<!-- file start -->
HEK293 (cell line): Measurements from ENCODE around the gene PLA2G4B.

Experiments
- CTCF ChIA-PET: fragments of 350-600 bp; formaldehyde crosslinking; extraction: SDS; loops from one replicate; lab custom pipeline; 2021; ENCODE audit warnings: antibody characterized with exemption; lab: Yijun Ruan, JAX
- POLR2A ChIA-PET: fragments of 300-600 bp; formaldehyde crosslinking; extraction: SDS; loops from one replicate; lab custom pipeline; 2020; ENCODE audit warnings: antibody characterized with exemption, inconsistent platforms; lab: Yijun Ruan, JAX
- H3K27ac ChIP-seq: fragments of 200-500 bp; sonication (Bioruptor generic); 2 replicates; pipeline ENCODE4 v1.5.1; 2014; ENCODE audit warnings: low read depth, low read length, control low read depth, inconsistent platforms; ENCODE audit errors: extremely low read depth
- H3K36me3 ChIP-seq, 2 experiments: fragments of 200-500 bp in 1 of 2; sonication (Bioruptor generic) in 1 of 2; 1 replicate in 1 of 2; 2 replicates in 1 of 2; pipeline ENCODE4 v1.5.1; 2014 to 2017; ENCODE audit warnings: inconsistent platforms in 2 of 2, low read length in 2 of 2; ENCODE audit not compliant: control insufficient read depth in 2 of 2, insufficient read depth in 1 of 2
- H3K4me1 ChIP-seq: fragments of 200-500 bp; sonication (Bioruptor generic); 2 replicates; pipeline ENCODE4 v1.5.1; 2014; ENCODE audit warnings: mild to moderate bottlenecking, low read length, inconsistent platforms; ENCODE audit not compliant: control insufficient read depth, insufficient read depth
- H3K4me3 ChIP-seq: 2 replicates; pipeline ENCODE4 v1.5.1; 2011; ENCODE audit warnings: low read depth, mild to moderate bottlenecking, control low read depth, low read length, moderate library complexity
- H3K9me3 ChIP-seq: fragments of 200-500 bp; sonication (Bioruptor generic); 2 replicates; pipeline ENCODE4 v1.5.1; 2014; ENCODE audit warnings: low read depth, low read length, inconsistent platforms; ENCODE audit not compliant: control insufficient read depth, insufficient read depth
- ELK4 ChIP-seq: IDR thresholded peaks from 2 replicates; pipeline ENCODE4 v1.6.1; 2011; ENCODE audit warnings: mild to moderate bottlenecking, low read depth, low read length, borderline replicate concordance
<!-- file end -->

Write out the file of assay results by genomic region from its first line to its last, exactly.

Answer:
HEK293 (cell line): Measurements from ENCODE around the gene PLA2G4B.

Experiments
- CTCF ChIA-PET: fragments of 350-600 bp; formaldehyde crosslinking; extraction: SDS; loops from one replicate; lab custom pipeline; 2021; ENCODE audit warnings: antibody characterized with exemption; lab: Yijun Ruan, JAX
- POLR2A ChIA-PET: fragments of 300-600 bp; formaldehyde crosslinking; extraction: SDS; loops from one replicate; lab custom pipeline; 2020; ENCODE audit warnings: antibody characterized with exemption, inconsistent platforms; lab: Yijun Ruan, JAX
- H3K27ac ChIP-seq: fragments of 200-500 bp; sonication (Bioruptor generic); 2 replicates; pipeline ENCODE4 v1.5.1; 2014; ENCODE audit warnings: low read depth, low read length, control low read depth, inconsistent platforms; ENCODE audit errors: extremely low read depth
- H3K36me3 ChIP-seq, 2 experiments: fragments of 200-500 bp in 1 of 2; sonication (Bioruptor generic) in 1 of 2; 1 replicate in 1 of 2; 2 replicates in 1 of 2; pipeline ENCODE4 v1.5.1; 2014 to 2017; ENCODE audit warnings: inconsistent platforms in 2 of 2, low read length in 2 of 2; ENCODE audit not compliant: control insufficient read depth in 2 of 2, insufficient read depth in 1 of 2
- H3K4me1 ChIP-seq: fragments of 200-500 bp; sonication (Bioruptor generic); 2 replicates; pipeline ENCODE4 v1.5.1; 2014; ENCODE audit warnings: mild to moderate bottlenecking, low read length, inconsistent platforms; ENCODE audit not compliant: control insufficient read depth, insufficient read depth
- H3K4me3 ChIP-seq: 2 replicates; pipeline ENCODE4 v1.5.1; 2011; ENCODE audit warnings: low read depth, mild to moderate bottlenecking, control low read depth, low read length, moderate library complexity
- H3K9me3 ChIP-seq: fragments of 200-500 bp; sonication (Bioruptor generic); 2 replicates; pipeline ENCODE4 v1.5.1; 2014; ENCODE audit warnings: low read depth, low read length, inconsistent platforms; ENCODE audit not compliant: control insufficient read depth, insufficient read depth
- ELK4 ChIP-seq: IDR thresholded peaks from 2 replicates; pipeline ENCODE4 v1.6.1; 2011; ENCODE audit warnings: mild to moderate bottlenecking, low read depth, low read length, borderline replicate concordance